Setting goals as a songwriter[This article was written by guest contributor Anthony Ceseri.]

Defining your goals is the first step towards reaching them.

Be specific; write them out; and put deadlines on your goals — and you will greatly improve your chances of success.

Having an overarching ambition is important, but it can also be overwhelming. For that reason, breaking your goal up into smaller, more specific chunks is a great way to achieve what you want.

For example, a songwriter might have an overall goal to get his song played on a television show.  That’s a great goal, and it’s important to outline what you want in that way, but by itself it doesn’t have much direction.

A more proactive songwriter would take that goal of getting his song played on a television show and break it up into smaller, more achievable pieces, with deadlines. He might make his first goal to learn about songwriting as it specifically applies to film and television. He’ll study what it takes to get placed on TV shows, and how to get his song there. Reaching your goals is largely about education and experience, so while he’s learning, he’ll be applying these techniques to the songs he’s writing. His first goal may be something like “By January 1, I’ll have read a book and taken a class specifically geared towards getting my music on TV.”

His next goal might be to start making contact with music supervisors. Knowing it’s best to develop relationships with people before simply contacting them to get something from them, he may make his next goal something like this: “By March 1, I’ll have attended a songwriting convention and have met and exchanged information with three music supervisors. I’ll also research and contact 10 music supervisors online by that time.”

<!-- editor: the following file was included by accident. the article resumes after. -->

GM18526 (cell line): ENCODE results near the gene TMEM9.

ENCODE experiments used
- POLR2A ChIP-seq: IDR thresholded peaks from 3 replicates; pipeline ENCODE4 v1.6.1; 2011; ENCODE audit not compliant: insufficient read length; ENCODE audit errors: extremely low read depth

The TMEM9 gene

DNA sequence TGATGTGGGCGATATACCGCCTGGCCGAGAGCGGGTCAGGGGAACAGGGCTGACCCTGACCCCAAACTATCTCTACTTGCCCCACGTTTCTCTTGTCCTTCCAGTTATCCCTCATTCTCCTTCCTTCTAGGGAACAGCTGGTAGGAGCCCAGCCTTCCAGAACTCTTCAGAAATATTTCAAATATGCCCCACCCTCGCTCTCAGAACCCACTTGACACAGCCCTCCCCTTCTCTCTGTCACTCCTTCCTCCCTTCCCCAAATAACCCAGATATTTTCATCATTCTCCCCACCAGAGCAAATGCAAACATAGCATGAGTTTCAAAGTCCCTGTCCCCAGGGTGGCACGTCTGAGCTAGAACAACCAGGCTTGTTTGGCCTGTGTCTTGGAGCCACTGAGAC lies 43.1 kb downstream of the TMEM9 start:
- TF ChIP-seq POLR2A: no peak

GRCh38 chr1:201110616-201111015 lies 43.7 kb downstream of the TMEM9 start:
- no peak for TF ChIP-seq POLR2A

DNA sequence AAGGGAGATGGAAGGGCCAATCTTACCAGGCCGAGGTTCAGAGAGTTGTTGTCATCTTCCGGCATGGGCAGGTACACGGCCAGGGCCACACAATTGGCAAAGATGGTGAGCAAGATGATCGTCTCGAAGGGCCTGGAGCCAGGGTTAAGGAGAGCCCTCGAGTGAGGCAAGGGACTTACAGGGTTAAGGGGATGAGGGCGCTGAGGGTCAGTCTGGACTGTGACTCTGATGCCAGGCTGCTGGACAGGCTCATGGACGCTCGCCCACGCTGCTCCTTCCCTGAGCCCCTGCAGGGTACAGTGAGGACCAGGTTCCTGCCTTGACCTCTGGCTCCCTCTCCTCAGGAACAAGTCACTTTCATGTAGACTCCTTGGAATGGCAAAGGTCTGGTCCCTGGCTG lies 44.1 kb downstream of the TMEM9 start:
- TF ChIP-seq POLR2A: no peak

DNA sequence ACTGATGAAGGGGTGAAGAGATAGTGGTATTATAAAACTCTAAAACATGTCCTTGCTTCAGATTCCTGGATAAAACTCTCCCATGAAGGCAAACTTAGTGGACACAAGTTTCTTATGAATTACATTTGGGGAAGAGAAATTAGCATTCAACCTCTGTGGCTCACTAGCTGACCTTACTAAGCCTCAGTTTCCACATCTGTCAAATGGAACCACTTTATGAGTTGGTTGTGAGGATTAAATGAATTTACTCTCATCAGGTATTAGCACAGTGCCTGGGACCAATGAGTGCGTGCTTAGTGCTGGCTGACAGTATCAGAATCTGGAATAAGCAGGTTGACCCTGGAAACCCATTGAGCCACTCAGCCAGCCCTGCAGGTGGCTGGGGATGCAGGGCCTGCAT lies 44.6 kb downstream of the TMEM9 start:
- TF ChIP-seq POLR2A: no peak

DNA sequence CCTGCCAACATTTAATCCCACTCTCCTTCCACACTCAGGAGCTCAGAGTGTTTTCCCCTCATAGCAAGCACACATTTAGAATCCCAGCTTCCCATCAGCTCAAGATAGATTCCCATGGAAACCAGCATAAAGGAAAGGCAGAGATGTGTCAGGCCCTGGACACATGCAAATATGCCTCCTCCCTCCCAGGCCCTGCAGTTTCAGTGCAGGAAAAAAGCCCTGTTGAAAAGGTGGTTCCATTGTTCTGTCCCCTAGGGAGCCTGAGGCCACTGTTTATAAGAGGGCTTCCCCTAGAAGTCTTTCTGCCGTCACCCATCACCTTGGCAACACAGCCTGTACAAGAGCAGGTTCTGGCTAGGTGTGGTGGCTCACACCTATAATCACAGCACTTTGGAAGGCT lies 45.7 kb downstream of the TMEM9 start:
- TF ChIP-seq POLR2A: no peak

These goals will keep getting refined until he gets the results he wants. And by being specific and adding deadlines, he’s much more likely to succeed.

If you don’t hit a goal specifically, don’t fret. You’ve still made progress. It’s best to set each specific goal to be a little out of your reach. Each small goal will be a stepping stone to your overall goal, which might seem monumental when you think about it alone, but when you break it up into smaller, more achievable tasks, it won’t seem so bad.

Another important thing to mention: don’t measure your own progress by other people’s success. You don’t succeed by beating others, you succeed by growing yourself.

An easy way to make yourself seem insignificant is to think about all the success someone who’s already established has (or to think about all the things you want to achieve, but haven’t yet) and then think about yourself NOW and how you don’t have any of that stuff yet.

Don’t do that. Instead measure yourself against how far you’ve already come. Think about the goals you’ve achieved and all the improvement you’ve made in the past 6 months, two years, or the last decade. Measure yourself against your old standards, and keep moving forward and making progress.

If you fail to meet your goals, it’s okay. Persistence is crucial in achieving success. If you have plans for a goal that didn’t work, try different plans to hit the same goal. Many times people who have failed simply gave up before they found the right answer.

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